Lessons from the Road
Diary of a Traveling Monk – Volume 11, Chapter 2 – February 14 – 23, 2010
By Indradyumna Swami
As my flight to Los Angeles took off, I looked through the window at the disappearing Australian landscape and thought about my three-month visit to the country. “Our festival tour was intense,” I thought, “but it went by in a flash. When you enjoy what you’re doing, time passes quickly.”
I was exhausted, but I forced myself to stay awake as a stewardess demonstrated the safety procedures. When she finished I drifted off to sleep, offering a prayer to my spiritual master: “Srila Prabhupada, please accept the results of our service. Our troupe of thirty devotees did forty-eight festivals, practically without a break. Twenty-seven thousand people came to the two-hour cultural programs. We sold thirty-five hundred books and twenty-one thousand plates of prasada.”
When I arrived in Los Angeles fifteen hours later, I gathered my hand baggage and walked towards passport control and customs. The different environment of America made the Australian tour fade into the distant past. I handed my passport to the immigration officer.
“Where are you coming from?” he asked.
I was groggy from the long flight, and I had to think for a moment. “Oh.. uh… Sydney,” I said.
He chuckled. “Don’t worry,” he said. “Long-haul flights affect everyone.”
I slung my hand baggage over my shoulder and walked towards the luggage carousel. “This tour of the United States will not be easy,” I thought. “This year I’ll be doing it by myself without help. But not to complain: It’s the duty of a sannyasi to travel alone and learn to depend on Krsna.”
I remembered a purport of Srila Prabhupada that’s been close to my heart since I embraced the renounced order of life thirty-one years ago:
“It is the duty of a mendicant to experience all varieties of God’s creation by traveling alone through all forests, hills, towns, villages, etc, to gain faith in God and strength of mind as well as to enlighten the inhabitants with the message of God. A sannyasi is duty-bound to take all these risks without fear, and the most typical sannyasi of the present age is Lord Caitanya, who traveled in the same manner through the central Indian jungles, enlightening even the tigers, bears, snakes, deer, elephants and many other jungle animals.”[Srimad-Bhagavatam 1.6.13, purport]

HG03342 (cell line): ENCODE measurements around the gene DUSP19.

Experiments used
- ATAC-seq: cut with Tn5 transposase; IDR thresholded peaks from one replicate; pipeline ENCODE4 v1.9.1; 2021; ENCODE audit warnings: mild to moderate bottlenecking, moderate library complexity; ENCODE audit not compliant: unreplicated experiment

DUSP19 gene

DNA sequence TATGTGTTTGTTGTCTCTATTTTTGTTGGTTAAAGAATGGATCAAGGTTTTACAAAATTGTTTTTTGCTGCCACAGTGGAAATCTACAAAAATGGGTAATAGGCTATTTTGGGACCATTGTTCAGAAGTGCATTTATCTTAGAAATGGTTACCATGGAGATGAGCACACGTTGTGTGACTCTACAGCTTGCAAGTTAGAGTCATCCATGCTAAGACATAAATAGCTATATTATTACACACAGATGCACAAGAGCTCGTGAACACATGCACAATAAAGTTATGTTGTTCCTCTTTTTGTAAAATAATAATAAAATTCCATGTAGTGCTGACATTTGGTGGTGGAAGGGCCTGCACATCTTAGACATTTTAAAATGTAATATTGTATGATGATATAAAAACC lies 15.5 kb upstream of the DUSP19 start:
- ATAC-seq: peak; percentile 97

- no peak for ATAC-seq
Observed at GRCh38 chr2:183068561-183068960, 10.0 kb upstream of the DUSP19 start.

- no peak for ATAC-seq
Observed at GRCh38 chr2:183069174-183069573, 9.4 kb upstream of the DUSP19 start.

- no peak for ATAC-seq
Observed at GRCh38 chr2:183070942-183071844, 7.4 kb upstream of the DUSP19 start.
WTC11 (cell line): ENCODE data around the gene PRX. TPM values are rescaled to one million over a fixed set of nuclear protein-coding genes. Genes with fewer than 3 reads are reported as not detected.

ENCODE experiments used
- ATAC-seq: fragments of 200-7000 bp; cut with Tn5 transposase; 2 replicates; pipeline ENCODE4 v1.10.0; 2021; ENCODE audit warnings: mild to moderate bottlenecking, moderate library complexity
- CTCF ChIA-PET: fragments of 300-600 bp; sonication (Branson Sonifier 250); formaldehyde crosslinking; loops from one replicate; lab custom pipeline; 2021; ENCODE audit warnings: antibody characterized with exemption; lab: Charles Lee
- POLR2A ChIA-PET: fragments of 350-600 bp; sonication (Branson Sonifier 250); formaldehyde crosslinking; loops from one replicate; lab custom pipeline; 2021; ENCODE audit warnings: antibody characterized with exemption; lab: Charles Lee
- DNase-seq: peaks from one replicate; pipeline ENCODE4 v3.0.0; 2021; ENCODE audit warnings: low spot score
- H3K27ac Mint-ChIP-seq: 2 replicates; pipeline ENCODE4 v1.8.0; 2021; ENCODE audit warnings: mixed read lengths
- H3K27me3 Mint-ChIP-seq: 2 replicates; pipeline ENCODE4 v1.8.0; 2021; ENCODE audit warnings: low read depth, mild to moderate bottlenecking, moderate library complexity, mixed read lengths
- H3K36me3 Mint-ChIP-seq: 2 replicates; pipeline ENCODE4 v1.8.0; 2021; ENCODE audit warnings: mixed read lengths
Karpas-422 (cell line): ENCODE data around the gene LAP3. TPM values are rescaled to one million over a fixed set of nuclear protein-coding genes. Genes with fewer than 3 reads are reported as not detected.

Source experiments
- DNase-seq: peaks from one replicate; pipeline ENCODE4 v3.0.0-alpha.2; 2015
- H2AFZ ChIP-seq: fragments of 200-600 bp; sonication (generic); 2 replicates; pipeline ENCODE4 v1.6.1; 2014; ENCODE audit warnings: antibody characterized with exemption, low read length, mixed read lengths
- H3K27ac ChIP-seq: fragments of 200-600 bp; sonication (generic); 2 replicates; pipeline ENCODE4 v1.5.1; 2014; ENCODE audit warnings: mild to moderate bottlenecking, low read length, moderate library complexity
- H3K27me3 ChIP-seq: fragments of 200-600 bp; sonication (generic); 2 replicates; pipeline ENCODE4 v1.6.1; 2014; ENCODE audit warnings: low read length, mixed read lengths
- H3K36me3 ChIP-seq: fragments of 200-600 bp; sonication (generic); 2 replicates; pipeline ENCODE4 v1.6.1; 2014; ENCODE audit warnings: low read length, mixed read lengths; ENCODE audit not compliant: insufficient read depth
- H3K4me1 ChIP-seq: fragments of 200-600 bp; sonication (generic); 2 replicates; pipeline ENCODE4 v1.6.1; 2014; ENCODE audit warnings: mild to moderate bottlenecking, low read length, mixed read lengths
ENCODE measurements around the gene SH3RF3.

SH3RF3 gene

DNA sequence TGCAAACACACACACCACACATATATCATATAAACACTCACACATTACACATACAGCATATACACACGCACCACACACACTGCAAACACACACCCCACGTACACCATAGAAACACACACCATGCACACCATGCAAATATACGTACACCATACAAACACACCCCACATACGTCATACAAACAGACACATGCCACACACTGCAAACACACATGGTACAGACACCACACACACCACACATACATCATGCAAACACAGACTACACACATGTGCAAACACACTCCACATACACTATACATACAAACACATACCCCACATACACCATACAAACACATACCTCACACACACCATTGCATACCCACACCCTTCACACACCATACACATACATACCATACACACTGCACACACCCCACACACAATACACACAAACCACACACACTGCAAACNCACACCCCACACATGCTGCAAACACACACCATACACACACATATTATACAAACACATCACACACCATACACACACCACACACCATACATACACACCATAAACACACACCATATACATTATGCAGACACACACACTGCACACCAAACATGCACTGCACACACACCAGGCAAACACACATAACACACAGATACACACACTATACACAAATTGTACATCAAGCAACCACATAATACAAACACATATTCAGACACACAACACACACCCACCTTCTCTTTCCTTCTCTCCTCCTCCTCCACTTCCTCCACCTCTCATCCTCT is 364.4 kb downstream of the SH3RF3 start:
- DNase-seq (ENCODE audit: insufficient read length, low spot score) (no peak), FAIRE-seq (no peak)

Three days later in San Diego, barely recovered from jetlag, I prepared to board a flight for Vancouver with a transit in Seattle. I was going to attend the wedding of my disciple, Sudevi-sundari dasi, and her fiancé, Trikalajna dasa. Normally, sannyasis don’t go to weddings, but being Sudevi’s spiritual master, I wanted to encourage her in the grhastha asrama. She and her husband-to-be were good devotees, and I knew they would work well together spreading Krsna consciousness.
As I approached the check-in counter, my mind went blank and I had to think hard to remember where I was going. No doubt it was due to my being tired. As I handed my ticket to the woman behind the counter I asked her to check my bags only to Seattle, from where I’d be transiting to Vancouver.
“I have a two-hour layover,” I said. “I’ll give the bags to a friend. I’ll just be in Vancouver for the day, and I’ll get a ride back to Seattle in the evening. I won’t need the bags in Vancouver.”
Immediately I realized I’d made a mistake. Some time back it was a terrorist tactic to have a bag of explosives off-loaded from a flight through one city while continuing to another.
Her face darkened. “What’s that?” she said. “Only to Seattle?”
“Well, I was thinking to have my bags dropped off in Seattle, but now I realize…”
Before I could finish the sentence she picked up the phone and called a security officer. Seconds later he appeared and asked me to follow him. People stared at me as we walked away.
Soon I was seated in a room as he leafed through my passport. “You have a lot of visas for Muslim countries,” he said, “Kazakhstan, Azerbaijan, Uzbekistan, Bahrain, and Oman, to name a few. What business do you have in those countries, sir?”
I was starting to feel nervous. “I’m a missionary, sir,” I said. “I travel around the world.”
“What sort of missionary are you?” he said.
“I’m from the Hare Krsna movement,” I replied.
“That’s Hindu, isn’t it?” he asked.
“Well, yes,” I said.
“Oh?” he said. “A Hindu missionary in Muslim countries?”
“I know it sounds odd… ” I started to say.
He looked me straight in the eye. “If you’re on an international flight,” he said, “why check your bags to a city you’re transiting through?”
“I’m only spending the day in Vancouver,” I said. “I won’t need the bags there.”
“That doesn’t sound quite right,” he said.
Then a call came through. They had checked my bags and found no explosives.
“You can go,” he said coldly.
I felt foolish and slightly shaken, as I walked back to the counter and finished checking in.
As the flight to Vancouver took off, I thought about the incident. “That was a stupid mistake,” I said to myself. “And being tired is no excuse.”
Because of the delay checking in, I’d been given a middle seat in a row of three. A few minutes into the flight the man on my left turned to me. “Isn’t it great how America is doing in the Olympic Games in Vancouver?” he said.
I knew the games were taking place in Vancouver, but I knew nothing of the results.
“Yeah,” I said, “just wonderful.”
“What did you think of the performance of Bode Miller?” asked the man on my right.
“Bode Miller?” I said.